Proposed Environmental Protection Agency (EPA) changes to the 2008 National Ambient Air Quality Standards (NAAQS) for ground-level ozone has many states worried, according to a just-released survey from Association of Air Pollution Control Agencies (AAPCA).
AAPCA describes itself as a consensus-driven organization focused on assisting air quality agencies and personnel with implementation and technical issues associated with the federal Clean Air Act.
After the EPA comment period on NAAQS changes, AAPCA conducted a survey of all written state environmental agency comments on the proposal (totaling 44 state agency comments).
In order to gather more comprehensive data, AAPCA also conducted a more detailed follow up survey of member states. “While U.S. EPA has stated that there are three ‘tools for air agencies to address exceedances of an ozone standard potentially caused by background ozone,’ this survey found significant limitations and several common concerns with these tools,” according to an executive summary of the survey.
These include: a lack of familiarity with the tools as they relate to ozone; the burdensome and resource-intensive nature of the application/approval process; the low likelihood of EPA approval of applications under the tools; and outdated rules or guidance for state deployment of the tool.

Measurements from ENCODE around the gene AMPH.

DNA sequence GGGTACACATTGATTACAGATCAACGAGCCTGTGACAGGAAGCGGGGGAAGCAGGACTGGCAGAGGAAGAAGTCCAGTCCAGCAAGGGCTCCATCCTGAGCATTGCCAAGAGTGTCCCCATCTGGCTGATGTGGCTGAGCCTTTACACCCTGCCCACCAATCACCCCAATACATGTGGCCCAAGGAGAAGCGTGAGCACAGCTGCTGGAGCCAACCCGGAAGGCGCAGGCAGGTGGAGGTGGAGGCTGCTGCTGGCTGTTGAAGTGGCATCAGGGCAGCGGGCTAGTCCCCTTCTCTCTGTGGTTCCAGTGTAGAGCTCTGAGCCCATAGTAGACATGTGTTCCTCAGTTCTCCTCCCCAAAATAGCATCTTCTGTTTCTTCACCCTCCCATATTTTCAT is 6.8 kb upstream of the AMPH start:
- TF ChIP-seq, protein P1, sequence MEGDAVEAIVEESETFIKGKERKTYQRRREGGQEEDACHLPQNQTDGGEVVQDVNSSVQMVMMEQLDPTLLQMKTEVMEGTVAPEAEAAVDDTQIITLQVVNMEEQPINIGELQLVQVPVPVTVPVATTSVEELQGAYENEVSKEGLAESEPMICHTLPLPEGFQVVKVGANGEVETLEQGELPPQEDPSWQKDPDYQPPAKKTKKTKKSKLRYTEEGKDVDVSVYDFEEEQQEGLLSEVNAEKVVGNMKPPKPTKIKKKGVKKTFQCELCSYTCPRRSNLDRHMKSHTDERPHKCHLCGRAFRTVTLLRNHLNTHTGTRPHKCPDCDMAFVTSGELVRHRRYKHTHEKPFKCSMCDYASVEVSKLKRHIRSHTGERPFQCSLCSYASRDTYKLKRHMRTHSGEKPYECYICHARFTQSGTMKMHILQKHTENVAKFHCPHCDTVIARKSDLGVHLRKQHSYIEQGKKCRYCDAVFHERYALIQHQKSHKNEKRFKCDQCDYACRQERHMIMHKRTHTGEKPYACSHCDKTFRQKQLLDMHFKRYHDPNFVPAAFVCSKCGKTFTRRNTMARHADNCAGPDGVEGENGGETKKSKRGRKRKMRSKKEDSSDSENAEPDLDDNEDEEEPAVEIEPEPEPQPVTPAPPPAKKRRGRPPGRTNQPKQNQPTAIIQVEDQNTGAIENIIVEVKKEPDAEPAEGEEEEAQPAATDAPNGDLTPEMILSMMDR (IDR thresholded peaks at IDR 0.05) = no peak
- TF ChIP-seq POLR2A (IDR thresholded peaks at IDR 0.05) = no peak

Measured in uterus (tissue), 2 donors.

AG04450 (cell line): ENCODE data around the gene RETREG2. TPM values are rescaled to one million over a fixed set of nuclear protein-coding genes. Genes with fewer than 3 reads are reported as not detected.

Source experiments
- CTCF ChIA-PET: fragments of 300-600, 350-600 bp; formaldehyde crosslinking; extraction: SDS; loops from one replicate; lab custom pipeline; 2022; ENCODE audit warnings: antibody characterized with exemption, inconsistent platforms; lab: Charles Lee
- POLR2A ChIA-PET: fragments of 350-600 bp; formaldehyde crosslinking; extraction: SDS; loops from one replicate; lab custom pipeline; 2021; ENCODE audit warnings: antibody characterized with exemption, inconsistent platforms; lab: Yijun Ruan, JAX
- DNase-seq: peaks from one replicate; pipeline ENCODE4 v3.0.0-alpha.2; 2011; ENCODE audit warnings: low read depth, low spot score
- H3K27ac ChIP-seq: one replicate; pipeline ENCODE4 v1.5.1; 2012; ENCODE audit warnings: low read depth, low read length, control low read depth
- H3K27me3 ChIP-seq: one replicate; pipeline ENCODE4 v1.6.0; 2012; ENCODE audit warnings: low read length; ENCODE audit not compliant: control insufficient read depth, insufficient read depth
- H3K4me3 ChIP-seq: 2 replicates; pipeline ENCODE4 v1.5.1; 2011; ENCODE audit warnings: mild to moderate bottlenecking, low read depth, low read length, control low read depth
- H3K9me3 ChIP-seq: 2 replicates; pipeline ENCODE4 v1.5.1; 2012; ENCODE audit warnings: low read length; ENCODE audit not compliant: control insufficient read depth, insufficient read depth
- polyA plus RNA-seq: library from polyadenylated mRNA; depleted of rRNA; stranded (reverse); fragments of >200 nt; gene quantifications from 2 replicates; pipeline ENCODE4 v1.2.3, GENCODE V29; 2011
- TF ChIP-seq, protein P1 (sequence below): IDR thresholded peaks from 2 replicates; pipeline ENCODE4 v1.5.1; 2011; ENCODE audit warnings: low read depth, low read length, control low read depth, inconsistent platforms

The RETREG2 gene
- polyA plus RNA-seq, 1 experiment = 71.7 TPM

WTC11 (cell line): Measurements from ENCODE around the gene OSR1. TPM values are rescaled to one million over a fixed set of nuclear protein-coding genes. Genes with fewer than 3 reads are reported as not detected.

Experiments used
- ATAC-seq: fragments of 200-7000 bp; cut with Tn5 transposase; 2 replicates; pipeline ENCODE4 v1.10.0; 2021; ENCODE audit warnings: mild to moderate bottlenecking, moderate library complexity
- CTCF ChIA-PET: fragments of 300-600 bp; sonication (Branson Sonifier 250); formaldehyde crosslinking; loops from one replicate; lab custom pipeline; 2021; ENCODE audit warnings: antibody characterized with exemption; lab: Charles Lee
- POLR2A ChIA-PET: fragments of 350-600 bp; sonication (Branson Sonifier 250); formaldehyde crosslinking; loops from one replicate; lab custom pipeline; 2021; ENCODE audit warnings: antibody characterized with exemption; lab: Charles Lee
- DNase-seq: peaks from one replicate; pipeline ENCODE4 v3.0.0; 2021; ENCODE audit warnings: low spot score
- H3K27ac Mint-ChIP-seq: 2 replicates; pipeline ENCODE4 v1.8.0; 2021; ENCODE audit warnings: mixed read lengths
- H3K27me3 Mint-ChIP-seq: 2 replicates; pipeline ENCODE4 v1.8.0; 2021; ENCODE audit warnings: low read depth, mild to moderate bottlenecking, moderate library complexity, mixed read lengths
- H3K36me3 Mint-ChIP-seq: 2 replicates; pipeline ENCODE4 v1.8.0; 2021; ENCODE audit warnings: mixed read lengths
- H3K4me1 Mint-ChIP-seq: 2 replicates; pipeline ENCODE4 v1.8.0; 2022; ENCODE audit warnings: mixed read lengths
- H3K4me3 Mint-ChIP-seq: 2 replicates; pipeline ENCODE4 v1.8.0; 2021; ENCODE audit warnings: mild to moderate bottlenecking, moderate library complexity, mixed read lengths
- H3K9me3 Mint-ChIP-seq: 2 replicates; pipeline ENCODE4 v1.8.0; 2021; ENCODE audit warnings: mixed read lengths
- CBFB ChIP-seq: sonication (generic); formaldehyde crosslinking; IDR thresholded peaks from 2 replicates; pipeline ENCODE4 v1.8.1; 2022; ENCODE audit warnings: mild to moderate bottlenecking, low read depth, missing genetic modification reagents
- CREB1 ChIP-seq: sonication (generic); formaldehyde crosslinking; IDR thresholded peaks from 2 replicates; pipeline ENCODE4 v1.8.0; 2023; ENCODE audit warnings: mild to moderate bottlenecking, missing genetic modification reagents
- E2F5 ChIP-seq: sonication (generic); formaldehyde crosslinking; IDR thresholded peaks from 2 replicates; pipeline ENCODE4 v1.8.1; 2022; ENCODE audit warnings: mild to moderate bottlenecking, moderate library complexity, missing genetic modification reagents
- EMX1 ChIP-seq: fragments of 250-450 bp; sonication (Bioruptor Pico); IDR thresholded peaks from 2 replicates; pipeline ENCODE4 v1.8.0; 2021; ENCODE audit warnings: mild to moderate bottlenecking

The state concerns include: A lack of familiarity with the tools as they relate to ozone; the burdensome and resource-intensive nature of the application/approval process; the low likelihood of EPA approval of applications under the tools; and outdated rules or guidance for state deployment of the tool.
“While they have often been treated as limited, regional issues in the past, background ozone and limitations of the regulatory relief tools available to states are increasingly national concerns that could impact large swaths of the country, especially under a more stringent ozone NAAQS that requires reliance on unknown controls,” AAPCA said.
The organization said that the comments reflect a consensus among geographically-diverse states with different perspectives on the proposed ozone NAAQS revisions.
The AAPCA survey said that EPA has acknowledged that in some cases background sources of ground level ozone, can lead to findings that approach or exceed the concentration levels being proposed in this notice (that is 60-70 ppb).
In the preamble and accompanying fact sheets, EPA identified three “tools for air agencies” to address instances where an ozone standard is potentially exceeded because of background ozone, AAPCA said.
But the AAPCA said there appear to be too many limitations to the tools established by EPA.